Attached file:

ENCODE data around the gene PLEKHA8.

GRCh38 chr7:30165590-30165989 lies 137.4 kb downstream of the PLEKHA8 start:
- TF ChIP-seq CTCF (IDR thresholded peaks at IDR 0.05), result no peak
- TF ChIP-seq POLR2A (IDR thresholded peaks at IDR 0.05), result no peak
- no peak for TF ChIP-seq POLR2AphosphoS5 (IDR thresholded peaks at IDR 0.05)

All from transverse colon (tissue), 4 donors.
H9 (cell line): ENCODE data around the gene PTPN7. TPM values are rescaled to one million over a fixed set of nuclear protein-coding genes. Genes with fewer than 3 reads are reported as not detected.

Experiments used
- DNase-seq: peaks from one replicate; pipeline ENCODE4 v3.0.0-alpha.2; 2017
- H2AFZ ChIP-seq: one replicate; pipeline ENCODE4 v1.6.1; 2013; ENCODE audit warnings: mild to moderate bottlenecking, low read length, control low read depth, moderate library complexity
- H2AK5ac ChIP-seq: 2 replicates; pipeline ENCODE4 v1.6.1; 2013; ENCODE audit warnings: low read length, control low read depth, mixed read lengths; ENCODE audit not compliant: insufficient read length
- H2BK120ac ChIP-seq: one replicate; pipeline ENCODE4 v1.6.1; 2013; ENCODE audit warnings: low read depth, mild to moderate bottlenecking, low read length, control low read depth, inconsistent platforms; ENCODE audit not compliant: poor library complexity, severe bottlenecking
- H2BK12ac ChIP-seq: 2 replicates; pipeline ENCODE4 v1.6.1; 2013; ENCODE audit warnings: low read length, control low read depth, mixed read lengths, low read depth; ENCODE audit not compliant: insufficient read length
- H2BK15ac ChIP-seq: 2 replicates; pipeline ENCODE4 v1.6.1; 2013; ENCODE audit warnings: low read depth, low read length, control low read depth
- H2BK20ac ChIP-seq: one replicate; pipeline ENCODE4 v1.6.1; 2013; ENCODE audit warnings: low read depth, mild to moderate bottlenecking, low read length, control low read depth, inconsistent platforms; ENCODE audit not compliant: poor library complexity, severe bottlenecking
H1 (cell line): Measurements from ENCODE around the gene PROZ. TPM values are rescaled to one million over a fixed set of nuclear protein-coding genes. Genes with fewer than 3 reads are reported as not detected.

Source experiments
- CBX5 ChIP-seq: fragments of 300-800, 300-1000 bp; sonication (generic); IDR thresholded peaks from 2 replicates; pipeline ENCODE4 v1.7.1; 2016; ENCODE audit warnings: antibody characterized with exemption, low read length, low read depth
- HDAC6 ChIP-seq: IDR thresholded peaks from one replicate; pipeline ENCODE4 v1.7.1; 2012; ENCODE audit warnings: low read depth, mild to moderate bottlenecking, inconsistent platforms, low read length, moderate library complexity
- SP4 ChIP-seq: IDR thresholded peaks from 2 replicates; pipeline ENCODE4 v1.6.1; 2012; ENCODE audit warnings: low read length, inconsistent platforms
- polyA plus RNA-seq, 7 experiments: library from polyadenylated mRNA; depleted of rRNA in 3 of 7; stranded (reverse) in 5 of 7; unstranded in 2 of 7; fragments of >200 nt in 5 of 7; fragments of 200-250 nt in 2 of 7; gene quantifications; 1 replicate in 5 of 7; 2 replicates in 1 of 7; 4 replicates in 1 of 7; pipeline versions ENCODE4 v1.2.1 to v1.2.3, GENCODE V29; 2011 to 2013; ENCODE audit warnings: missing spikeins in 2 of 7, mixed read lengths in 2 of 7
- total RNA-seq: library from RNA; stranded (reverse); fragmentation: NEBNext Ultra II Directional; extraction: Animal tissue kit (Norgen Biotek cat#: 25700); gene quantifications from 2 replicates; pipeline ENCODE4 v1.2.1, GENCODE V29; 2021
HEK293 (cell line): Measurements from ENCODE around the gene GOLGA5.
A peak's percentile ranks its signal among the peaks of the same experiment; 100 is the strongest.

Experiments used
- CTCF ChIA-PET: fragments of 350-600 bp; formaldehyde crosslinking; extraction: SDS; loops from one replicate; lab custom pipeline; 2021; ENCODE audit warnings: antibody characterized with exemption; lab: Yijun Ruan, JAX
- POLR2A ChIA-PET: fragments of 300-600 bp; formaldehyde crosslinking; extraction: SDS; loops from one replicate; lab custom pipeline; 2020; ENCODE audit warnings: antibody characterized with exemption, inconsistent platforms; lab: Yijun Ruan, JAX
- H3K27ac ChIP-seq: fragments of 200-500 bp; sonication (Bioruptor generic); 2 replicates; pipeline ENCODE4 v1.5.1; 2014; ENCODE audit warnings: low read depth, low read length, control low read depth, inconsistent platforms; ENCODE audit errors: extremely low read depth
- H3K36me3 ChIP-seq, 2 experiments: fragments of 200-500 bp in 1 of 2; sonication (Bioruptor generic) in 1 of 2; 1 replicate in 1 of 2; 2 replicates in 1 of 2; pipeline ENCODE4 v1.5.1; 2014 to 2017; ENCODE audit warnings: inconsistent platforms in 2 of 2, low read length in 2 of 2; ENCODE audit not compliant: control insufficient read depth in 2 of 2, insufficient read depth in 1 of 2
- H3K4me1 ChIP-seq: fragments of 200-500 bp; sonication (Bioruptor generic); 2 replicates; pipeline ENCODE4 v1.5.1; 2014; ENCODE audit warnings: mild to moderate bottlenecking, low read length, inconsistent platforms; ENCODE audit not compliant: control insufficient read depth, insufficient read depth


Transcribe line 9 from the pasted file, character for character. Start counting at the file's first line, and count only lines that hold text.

- DNase-seq: peaks from one replicate; pipeline ENCODE4 v3.0.0-alpha.2; 2017